Why does this matter?
Demand for Immunoglobulin (Ig) in Australia is growing at an annual rate of 5% – 10%. Ig is a fractionated blood product made from human plasma used to treat serious diseases such as primary immuno-deficiencies and several neurological conditions. The good news is that alternative treatment options do exist for certain conditions. TPE is one of them.
TPE is a well-established immunomodulatory therapy used to treat a variety of medical conditions including Guillain-Barré syndrome, Chronic inflammatory demyelinating polyneuropathy and Myasthenia Gravis as well as autoimmune diseases in which the immune system mistakenly attacks the body’s own healthy cells, tissues and/or organs.
How does TPE work?
It is a procedure in which plasma is separated and extracted from the blood to remove a disease substance circulating in a patient’s plasma. The plasma is exchanged with a replacement fluid. Usually, the exchange of one plasma volume removes about 66% of the harmful antibodies and a two-plasma volume exchanges approximately 85%.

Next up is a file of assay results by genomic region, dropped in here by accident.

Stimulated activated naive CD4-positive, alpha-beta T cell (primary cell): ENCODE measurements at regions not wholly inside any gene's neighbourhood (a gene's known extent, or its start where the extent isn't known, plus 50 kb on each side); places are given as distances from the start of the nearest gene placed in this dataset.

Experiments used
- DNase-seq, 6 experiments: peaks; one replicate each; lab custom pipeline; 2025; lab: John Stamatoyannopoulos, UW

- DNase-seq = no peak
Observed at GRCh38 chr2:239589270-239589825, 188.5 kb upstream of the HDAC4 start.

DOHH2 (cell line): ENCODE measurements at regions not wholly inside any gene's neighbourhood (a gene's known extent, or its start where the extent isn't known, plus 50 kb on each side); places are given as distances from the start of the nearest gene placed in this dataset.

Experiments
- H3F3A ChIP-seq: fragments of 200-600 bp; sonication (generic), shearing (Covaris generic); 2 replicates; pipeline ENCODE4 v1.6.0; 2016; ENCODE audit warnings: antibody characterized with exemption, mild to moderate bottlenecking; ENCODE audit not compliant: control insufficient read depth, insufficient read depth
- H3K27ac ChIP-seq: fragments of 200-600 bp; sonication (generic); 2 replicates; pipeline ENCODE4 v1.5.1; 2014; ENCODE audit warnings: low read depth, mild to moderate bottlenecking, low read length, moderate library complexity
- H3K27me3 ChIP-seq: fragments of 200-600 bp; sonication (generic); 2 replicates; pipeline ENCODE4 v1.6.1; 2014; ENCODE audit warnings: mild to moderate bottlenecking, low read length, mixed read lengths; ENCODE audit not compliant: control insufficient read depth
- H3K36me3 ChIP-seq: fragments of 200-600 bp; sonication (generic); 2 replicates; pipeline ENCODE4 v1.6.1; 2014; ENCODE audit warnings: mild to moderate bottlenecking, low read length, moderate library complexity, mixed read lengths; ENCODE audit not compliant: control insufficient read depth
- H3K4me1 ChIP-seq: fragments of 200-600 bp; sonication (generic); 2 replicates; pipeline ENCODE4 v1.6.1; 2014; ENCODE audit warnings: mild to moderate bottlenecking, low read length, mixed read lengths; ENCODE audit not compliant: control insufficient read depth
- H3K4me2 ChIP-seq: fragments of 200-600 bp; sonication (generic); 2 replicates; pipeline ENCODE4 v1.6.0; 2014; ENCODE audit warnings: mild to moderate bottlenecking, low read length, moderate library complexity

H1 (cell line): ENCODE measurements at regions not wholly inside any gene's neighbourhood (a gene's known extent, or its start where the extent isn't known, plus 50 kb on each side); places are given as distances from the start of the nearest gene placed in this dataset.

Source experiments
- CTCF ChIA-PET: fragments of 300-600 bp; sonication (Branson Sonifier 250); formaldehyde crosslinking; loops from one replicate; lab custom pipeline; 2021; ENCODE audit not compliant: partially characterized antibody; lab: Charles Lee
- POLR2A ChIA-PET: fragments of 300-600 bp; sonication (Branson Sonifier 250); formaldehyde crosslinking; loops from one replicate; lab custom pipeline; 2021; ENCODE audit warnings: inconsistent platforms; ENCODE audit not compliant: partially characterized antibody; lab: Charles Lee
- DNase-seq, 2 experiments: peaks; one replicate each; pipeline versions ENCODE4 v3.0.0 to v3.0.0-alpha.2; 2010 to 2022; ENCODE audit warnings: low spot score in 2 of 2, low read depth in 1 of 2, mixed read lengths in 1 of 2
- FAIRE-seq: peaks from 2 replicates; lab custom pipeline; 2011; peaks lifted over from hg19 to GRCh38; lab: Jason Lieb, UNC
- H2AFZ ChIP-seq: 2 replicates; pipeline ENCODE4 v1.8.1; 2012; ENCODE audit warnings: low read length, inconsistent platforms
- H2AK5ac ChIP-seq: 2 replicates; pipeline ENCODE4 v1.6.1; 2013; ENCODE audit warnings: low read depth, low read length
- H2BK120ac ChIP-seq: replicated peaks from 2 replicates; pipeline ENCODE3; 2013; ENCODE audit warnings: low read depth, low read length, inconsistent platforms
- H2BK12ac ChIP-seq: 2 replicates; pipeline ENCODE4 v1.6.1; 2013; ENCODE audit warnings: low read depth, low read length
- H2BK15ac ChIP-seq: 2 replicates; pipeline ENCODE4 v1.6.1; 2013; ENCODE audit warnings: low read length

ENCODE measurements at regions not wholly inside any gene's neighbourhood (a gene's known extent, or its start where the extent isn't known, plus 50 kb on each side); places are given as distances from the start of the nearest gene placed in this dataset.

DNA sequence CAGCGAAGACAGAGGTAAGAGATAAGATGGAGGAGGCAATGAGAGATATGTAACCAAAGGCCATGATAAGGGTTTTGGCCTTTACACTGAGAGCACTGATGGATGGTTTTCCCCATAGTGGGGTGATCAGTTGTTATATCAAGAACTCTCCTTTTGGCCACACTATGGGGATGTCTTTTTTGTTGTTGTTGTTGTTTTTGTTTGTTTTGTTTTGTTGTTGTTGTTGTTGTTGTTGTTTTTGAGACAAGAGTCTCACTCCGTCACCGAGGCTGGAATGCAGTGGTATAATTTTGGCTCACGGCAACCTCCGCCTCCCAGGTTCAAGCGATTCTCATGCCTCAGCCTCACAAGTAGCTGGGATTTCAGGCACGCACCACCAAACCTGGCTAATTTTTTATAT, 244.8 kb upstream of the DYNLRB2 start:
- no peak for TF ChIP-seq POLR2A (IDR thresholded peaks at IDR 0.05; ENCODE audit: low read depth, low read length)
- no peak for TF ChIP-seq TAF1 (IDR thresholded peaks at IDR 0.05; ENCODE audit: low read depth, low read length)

What are the common misconceptions?
There are several myths and beliefs around the use of TPE.
|TPE is inconvenient||Many hospitals have established standard processes to ensure that apheresis therapy is readily available to prescribers through inpatient or outpatient services|
|TPE takes a long time||The median TPE procedure time is 1 hour and 45 minutes.|
|TPE is not safe||TPE is safe and well-tolerated, with most reactions being mild, easily treated and of limited duration. For some conditions, as the Myasthenia Gravis crisis, expert consensus suggests that TPE is more effective and works more quickly than intravenous immunoglobulin.|
|TPE is invasive and requires central access||Most of TPE procedures are conducted via peripheral access which is generally safer, easier to obtain, and more comfortable than central access.|
|TPE is expensive
|For some hospitals, TPE may offer the potential for significant cost savings|
Set your misconceptions aside!
TPE is a viable alternative which can help reduce reliance on Ig products and provide better access to treatment for those conditions for which no viable therapeutic alternative to Ig exists.